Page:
Blame the PM, not the Australians

Prime Minister Helen Clark describes the new trans-Tasman social security arrangements as a "win-win" deal. Some victory.

Prime Minister Helen Clark describes the new trans-Tasman social security arrangements as a “win-win” deal. Some victory.

The changes won’t affect New Zealanders already in Australia, nor the right for us to live and work there, but concern future emigrants.

Kiwis lost their 50-odd year-old automatic right to permanent residency in Australia. Kiwis lost their right to Australian social security, sickness and many other welfare payments. Kiwis lost their right to vote in Australian elections. There is no change to entitlements for Australians coming here (see

Our government hopes this will end the myth of the Kiwi “dole bludger” - even though Clark says none of the New Zealand payments to the Australian government were directed at unemployment benefits.

At present, our government pays the Australians $170 million a year, while its government spends $1.1 billion on supporting New Zealanders in Australia. However, Australian Immigration Department statistics themselves suggest Kiwis are more active in the Australian labour market than those born there. Both unemployment rates are similar- at around 6%. And the 430,000 Kiwis living over there contribute $A2.5 billion in tax every year.

The Australians say the new deal will save them $A1 billion over 10 years, and Clark claims New Zealand will save $A100 million over three years in contributions for Australian-based New Zealanders. However, with no dole payments, Kiwis coming home will remove this.

Future Kiwi emigrants will find themselves contributing to the Aussie coffers through tax but having few rights to get anything back. They will face taxation without representation and even after 20 years working there, will remain second-class citizens - unless they become permanent residents.

The Australians must be laughing all the way to the bank. But don't blame them, blame Clark.

For many IT workers, fortunately, this is largely symbolic. IT Association executive director Jim O’Neill says our IT workers do not head over the Tasman thinking they will end up on the dole. They go for the money and the lifestyle. He doubts the changes will make any difference to this. But the IT industry is unstable, with much restructuring and many organisation closures. How long before the next major recession?

Those preferring a welfare safety net after the two-year stand down period may want to consider permanent residency. The Australian government is keen to attract those with the right skills and in January announced initiatives to get them. IT workers can gain permanent residency under various special skills categories and immigration officials must give information and communications technology (ICT) professionals immediate priority processing, even for temporary entry (see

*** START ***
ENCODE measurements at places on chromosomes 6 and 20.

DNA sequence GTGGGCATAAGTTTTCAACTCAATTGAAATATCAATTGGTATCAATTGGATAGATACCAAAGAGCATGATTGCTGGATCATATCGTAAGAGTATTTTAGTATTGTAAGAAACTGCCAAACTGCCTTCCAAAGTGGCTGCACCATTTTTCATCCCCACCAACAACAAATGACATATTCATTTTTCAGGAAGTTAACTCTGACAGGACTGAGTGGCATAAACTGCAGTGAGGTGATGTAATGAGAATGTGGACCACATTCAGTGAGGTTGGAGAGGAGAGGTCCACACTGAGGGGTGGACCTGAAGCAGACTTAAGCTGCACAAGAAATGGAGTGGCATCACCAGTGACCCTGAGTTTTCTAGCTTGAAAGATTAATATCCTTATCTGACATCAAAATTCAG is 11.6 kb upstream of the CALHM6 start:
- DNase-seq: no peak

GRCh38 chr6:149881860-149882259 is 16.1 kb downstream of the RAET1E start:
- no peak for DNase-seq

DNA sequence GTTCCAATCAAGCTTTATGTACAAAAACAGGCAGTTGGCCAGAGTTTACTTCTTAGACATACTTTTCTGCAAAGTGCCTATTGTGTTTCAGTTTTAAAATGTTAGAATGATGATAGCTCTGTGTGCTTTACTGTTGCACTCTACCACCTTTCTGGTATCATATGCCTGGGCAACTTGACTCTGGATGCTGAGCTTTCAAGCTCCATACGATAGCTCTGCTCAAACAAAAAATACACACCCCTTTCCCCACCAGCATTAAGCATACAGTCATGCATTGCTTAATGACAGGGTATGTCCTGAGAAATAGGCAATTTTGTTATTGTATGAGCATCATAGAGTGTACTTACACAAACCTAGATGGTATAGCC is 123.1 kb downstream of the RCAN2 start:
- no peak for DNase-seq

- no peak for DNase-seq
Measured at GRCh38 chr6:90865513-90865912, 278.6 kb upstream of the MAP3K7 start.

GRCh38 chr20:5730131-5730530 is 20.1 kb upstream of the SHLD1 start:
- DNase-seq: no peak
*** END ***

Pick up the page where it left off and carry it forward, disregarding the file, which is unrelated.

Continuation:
What underlies the Aussie move is New Zealand's immigration policies and our underperforming economy. Australia is increasingly alarmed at people using New Zealand as a back door into it.

Australian immigration rules are far tougher than ours. As a university graduate with a job offer, I gained Kiwi residency. But checking the Australian immigration website, it appears I would make the "pool" but could wait two years before finally being rejected.

Kiwi immigration is significantly racial/historic, not economic: unrestricted access for Brits and Irish before 1974; today, an annual quota giving 1100 Samoans entry regardless of skills/qualifications, while Pacific Island unemployment is three-times the Pakeha rate.

New Zealand should abolish special quotas and emphasise the necessity of near-perfect English, along with the IT, business and other skills we need. Recent initiatives like immigration fairs matching the skills of Indian and other IT workers with job offers are the right way. Too many immigrants win residency but despite their qualifications fail to find work.

Deregulation brought strong economic growth in the mid-90s, but our relative decline continues. The 4% economic growth predicted for 2000 just before the last election fizzled to just 1.4% as business (over-)reacted to the Labour coalition government’s economic policies.

Higher taxes, renationalisation (of ACC) and greater union power (through the ERA) simply do not work. Ask the Irish, who are often cited as a model. Twenty years ago, Ireland was an economic basket case, begging for European Union subsidies. But now finance minister Charlie McCreevy tells the EU to copy its success by having lower taxes.

Even Britain’s left-wing Guardian newspaper notes that while EU subsidies may have primed the Irish economic miracle, “the real impetus for growth has been driven internally.

“Central to that growth has been a determination by successive Irish governments to cut taxes, both personal and corporate, and make Ireland the most attractive region in Europe for companies to move in to ... Low taxes and a young, well-educated and English-speaking workforce have enticed the high-technology titans such as Intel, Apple and Microsoft,” it says.

Corporate taxes of 10% in Ireland and 15% in Singapore is bringing these countries jobs and prosperity. But our company tax rate of 33% is higher than that in Australia. What better way to reverse our brain drain and turn back the tide of company relocations to Sydney than having a 15% tax rate - half that of Australia?

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